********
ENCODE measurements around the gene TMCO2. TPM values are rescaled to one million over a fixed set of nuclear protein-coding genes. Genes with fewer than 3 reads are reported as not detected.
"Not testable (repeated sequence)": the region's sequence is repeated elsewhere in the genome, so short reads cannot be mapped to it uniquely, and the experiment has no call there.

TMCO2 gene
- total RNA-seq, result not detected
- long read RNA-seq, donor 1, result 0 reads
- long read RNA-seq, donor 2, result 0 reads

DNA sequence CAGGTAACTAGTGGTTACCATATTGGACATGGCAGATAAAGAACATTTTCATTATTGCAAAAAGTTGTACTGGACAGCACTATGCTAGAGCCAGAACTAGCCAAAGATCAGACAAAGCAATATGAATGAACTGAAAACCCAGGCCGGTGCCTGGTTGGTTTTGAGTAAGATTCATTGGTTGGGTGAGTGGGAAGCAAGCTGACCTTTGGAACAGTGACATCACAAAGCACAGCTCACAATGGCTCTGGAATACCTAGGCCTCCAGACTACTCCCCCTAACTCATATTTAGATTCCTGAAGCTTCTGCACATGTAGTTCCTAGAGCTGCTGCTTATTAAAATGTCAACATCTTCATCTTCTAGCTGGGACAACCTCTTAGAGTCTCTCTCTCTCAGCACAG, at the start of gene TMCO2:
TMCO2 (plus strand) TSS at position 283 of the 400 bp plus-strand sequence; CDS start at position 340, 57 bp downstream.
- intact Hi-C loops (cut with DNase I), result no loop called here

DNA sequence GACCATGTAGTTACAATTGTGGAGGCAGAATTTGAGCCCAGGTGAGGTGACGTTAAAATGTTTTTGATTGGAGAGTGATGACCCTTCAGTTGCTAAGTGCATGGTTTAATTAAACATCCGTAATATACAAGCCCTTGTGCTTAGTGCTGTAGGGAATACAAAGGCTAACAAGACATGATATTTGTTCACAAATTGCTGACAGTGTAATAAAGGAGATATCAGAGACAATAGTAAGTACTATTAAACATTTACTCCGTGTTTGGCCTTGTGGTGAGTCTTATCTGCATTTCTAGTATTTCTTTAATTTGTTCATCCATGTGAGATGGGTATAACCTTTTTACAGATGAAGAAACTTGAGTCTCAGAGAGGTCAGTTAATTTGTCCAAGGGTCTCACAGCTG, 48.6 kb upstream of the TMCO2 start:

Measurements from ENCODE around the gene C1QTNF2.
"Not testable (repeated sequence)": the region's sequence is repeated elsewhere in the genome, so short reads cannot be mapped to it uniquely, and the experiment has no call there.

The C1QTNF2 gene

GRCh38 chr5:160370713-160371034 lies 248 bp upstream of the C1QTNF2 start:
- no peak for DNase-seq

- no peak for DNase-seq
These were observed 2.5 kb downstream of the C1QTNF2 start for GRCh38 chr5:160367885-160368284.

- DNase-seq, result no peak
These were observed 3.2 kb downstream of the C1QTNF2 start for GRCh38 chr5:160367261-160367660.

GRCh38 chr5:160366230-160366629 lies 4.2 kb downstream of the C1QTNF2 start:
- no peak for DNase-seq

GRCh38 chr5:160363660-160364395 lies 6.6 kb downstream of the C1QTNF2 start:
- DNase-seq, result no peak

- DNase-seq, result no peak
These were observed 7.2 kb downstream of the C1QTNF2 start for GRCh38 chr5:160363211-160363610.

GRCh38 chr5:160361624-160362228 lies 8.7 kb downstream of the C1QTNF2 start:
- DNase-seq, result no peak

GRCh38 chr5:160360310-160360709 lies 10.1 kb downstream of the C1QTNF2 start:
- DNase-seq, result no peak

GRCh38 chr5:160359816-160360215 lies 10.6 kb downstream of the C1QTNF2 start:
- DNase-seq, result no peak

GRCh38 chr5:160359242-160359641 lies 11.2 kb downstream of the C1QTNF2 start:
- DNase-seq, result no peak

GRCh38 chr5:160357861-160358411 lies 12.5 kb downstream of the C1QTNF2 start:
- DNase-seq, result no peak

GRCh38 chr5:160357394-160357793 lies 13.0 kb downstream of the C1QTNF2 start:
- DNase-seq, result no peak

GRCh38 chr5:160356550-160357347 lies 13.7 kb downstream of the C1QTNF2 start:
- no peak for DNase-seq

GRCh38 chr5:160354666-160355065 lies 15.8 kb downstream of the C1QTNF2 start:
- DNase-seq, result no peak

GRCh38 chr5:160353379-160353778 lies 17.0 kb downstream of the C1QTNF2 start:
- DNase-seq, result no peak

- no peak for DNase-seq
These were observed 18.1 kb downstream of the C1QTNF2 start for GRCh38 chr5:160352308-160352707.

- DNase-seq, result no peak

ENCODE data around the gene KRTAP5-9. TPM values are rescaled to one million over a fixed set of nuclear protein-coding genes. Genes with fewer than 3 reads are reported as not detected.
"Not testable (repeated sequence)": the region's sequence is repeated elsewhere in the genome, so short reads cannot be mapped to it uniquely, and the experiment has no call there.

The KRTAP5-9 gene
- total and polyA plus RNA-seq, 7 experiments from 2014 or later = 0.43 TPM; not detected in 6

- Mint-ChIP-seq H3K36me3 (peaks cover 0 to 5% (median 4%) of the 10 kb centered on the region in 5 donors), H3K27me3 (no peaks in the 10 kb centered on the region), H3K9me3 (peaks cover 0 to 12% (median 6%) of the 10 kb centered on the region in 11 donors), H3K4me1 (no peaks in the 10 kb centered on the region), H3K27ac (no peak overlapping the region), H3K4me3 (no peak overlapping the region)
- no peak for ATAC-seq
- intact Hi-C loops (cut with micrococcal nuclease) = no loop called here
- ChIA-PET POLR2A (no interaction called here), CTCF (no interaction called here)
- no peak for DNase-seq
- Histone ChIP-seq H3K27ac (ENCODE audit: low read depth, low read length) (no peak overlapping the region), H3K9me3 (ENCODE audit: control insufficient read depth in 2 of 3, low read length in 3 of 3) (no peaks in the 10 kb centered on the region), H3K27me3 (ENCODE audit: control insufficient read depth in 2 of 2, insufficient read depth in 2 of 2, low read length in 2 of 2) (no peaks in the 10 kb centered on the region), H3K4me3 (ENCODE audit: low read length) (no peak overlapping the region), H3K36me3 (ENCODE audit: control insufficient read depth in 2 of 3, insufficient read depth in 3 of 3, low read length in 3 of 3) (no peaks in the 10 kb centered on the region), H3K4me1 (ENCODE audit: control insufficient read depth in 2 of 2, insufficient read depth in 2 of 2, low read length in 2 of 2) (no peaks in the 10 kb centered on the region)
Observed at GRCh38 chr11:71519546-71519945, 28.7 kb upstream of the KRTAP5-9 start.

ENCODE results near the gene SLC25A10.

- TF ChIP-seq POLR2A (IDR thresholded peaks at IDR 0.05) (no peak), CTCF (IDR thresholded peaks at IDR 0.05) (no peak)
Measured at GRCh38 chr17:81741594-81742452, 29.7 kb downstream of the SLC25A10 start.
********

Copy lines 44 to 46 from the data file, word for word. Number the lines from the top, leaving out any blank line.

- no peak for DNase-seq
These were observed 18.1 kb downstream of the C1QTNF2 start for GRCh38 chr5:160352308-160352707.

- DNase-seq, result no peak